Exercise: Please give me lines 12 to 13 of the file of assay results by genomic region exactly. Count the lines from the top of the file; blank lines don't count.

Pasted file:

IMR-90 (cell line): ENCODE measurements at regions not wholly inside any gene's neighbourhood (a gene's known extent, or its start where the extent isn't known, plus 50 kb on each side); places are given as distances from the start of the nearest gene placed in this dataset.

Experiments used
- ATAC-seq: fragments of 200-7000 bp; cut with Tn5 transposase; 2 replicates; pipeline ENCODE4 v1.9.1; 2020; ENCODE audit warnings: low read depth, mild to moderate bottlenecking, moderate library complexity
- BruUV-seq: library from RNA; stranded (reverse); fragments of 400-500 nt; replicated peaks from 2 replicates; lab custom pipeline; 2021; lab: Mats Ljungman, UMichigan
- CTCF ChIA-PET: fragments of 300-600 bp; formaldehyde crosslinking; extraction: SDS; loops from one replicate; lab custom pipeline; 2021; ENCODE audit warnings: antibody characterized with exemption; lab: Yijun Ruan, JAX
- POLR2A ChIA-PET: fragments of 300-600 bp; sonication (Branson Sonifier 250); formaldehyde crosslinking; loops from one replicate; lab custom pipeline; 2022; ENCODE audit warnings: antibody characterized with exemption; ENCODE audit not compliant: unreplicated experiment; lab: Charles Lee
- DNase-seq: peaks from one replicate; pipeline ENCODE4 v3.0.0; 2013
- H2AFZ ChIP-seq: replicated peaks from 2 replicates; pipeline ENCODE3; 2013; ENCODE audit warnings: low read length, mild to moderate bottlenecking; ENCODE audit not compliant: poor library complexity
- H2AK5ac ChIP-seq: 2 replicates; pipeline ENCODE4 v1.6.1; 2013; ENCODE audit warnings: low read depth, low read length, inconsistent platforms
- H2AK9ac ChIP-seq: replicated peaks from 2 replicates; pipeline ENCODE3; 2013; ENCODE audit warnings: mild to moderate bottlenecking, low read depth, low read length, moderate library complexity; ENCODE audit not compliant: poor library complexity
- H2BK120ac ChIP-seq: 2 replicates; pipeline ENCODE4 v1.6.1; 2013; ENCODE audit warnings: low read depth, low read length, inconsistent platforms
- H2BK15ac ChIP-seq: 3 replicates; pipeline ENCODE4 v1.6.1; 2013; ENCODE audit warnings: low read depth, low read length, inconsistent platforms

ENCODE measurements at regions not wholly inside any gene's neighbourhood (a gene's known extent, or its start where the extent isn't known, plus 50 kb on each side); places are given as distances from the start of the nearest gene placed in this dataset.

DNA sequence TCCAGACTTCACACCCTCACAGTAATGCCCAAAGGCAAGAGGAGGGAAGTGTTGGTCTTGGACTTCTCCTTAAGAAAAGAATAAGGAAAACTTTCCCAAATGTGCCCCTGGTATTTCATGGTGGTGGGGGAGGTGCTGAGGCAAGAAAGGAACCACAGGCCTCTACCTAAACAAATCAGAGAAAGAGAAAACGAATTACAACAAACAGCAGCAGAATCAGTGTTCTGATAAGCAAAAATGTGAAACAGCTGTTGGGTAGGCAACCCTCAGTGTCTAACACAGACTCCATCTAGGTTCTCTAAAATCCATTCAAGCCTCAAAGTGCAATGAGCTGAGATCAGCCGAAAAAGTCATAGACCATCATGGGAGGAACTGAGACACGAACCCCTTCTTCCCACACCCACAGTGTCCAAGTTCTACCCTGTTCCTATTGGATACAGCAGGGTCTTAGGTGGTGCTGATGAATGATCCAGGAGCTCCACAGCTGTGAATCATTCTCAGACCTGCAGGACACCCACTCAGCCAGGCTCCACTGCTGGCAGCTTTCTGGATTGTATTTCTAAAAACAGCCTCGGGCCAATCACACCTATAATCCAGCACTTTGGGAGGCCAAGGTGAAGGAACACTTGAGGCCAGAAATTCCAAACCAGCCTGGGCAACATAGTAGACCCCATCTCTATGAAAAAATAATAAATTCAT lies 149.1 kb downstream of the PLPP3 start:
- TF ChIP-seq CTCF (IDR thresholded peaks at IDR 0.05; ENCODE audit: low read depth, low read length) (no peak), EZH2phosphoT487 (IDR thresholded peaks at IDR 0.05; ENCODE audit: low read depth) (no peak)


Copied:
- H2BK15ac ChIP-seq: 3 replicates; pipeline ENCODE4 v1.6.1; 2013; ENCODE audit warnings: low read depth, low read length, inconsistent platforms

ENCODE measurements at regions not wholly inside any gene's neighbourhood (a gene's known extent, or its start where the extent isn't known, plus 50 kb on each side); places are given as distances from the start of the nearest gene placed in this dataset.